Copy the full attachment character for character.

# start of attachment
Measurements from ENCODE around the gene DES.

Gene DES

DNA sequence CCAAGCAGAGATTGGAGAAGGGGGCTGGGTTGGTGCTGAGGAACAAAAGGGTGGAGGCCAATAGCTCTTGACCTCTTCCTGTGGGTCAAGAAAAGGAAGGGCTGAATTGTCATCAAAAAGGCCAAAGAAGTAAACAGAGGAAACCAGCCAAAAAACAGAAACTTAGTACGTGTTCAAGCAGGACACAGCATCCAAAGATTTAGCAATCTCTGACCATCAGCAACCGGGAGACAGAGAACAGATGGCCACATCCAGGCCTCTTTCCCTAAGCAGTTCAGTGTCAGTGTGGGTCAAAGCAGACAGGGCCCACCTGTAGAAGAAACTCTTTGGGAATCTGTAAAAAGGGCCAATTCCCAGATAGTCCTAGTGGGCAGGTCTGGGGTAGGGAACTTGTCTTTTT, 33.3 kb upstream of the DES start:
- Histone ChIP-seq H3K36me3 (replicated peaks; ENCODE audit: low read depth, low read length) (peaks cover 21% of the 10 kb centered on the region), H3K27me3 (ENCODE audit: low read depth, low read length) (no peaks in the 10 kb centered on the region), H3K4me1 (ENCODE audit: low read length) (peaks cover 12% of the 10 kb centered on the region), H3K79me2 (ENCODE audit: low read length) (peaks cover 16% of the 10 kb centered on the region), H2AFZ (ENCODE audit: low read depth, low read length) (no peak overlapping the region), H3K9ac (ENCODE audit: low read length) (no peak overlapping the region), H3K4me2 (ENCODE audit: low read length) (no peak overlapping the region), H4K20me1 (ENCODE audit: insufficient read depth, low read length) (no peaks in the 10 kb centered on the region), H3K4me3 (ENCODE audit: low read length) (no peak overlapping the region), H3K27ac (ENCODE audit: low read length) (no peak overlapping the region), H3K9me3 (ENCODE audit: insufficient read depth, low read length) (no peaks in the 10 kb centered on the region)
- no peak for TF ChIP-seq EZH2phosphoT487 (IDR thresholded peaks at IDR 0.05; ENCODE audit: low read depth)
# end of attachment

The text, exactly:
Measurements from ENCODE around the gene DES.

Gene DES

DNA sequence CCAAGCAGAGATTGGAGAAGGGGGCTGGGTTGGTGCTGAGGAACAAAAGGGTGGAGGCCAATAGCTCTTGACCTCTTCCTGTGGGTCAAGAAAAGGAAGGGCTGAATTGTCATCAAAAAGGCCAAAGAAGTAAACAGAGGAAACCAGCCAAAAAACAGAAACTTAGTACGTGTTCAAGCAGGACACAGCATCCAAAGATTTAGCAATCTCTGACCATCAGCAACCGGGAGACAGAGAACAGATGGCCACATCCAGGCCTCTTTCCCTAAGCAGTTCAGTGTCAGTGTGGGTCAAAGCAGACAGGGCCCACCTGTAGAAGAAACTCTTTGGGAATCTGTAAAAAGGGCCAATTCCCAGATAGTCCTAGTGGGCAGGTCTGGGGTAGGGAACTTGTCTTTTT, 33.3 kb upstream of the DES start:
- Histone ChIP-seq H3K36me3 (replicated peaks; ENCODE audit: low read depth, low read length) (peaks cover 21% of the 10 kb centered on the region), H3K27me3 (ENCODE audit: low read depth, low read length) (no peaks in the 10 kb centered on the region), H3K4me1 (ENCODE audit: low read length) (peaks cover 12% of the 10 kb centered on the region), H3K79me2 (ENCODE audit: low read length) (peaks cover 16% of the 10 kb centered on the region), H2AFZ (ENCODE audit: low read depth, low read length) (no peak overlapping the region), H3K9ac (ENCODE audit: low read length) (no peak overlapping the region), H3K4me2 (ENCODE audit: low read length) (no peak overlapping the region), H4K20me1 (ENCODE audit: insufficient read depth, low read length) (no peaks in the 10 kb centered on the region), H3K4me3 (ENCODE audit: low read length) (no peak overlapping the region), H3K27ac (ENCODE audit: low read length) (no peak overlapping the region), H3K9me3 (ENCODE audit: insufficient read depth, low read length) (no peaks in the 10 kb centered on the region)
- no peak for TF ChIP-seq EZH2phosphoT487 (IDR thresholded peaks at IDR 0.05; ENCODE audit: low read depth)